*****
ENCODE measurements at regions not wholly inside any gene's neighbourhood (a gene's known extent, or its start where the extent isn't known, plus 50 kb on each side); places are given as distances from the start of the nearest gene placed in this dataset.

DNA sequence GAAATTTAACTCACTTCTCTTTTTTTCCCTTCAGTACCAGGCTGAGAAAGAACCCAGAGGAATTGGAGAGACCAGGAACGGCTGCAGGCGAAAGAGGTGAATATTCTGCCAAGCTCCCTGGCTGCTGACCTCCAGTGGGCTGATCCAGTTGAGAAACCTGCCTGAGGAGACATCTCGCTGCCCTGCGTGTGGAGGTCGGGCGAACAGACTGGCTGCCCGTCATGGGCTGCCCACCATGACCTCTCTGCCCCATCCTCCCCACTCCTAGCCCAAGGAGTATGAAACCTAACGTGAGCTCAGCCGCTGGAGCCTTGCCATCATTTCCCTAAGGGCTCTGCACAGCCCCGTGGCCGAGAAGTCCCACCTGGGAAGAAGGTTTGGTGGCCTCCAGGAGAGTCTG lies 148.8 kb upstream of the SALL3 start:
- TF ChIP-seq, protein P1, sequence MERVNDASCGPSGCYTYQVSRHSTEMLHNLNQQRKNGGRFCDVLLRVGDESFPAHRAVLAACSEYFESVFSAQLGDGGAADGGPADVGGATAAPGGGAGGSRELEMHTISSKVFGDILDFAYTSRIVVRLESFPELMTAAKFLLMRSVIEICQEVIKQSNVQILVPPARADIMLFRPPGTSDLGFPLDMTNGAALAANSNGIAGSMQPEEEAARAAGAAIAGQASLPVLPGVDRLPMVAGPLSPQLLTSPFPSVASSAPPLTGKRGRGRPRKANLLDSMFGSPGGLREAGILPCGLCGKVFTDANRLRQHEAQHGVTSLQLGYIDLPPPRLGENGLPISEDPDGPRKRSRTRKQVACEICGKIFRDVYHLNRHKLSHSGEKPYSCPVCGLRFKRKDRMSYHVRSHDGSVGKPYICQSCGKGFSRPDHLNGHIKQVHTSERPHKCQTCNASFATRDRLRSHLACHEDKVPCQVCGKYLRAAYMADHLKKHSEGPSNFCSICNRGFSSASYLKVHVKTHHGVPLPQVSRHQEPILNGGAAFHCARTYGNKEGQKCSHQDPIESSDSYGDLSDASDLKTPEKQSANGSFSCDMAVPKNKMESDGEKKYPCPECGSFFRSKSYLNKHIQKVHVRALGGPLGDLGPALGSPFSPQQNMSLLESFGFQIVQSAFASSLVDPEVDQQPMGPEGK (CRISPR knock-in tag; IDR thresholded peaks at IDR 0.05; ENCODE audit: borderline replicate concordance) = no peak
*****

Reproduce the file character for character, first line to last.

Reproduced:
ENCODE measurements at regions not wholly inside any gene's neighbourhood (a gene's known extent, or its start where the extent isn't known, plus 50 kb on each side); places are given as distances from the start of the nearest gene placed in this dataset.

DNA sequence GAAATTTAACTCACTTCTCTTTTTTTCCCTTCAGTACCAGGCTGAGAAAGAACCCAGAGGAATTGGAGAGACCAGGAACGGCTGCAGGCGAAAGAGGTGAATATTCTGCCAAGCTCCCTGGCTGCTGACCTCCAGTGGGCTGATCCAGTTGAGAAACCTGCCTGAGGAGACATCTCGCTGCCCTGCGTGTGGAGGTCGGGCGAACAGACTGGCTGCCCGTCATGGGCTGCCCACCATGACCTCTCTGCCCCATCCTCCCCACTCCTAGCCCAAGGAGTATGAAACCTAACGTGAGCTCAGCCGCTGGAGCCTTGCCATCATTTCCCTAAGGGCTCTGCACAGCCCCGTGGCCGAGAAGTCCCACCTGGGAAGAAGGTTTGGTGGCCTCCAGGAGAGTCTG lies 148.8 kb upstream of the SALL3 start:
- TF ChIP-seq, protein P1, sequence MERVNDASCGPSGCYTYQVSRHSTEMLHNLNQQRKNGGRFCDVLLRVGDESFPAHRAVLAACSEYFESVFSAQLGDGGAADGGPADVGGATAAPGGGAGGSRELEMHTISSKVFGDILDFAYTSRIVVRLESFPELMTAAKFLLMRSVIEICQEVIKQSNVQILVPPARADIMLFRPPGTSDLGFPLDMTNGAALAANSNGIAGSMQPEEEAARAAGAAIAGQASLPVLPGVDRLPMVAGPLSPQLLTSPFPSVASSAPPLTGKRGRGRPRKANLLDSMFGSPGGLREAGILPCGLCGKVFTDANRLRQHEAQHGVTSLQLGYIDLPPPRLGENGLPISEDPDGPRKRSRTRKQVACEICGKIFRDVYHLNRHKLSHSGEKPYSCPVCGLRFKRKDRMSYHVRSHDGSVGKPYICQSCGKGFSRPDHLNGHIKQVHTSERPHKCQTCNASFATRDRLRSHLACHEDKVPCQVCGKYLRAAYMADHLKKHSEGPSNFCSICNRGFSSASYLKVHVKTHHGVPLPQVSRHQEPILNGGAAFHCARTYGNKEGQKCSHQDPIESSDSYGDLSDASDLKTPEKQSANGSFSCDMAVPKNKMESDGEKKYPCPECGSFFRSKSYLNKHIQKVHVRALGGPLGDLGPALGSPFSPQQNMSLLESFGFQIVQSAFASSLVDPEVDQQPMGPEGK (CRISPR knock-in tag; IDR thresholded peaks at IDR 0.05; ENCODE audit: borderline replicate concordance) = no peak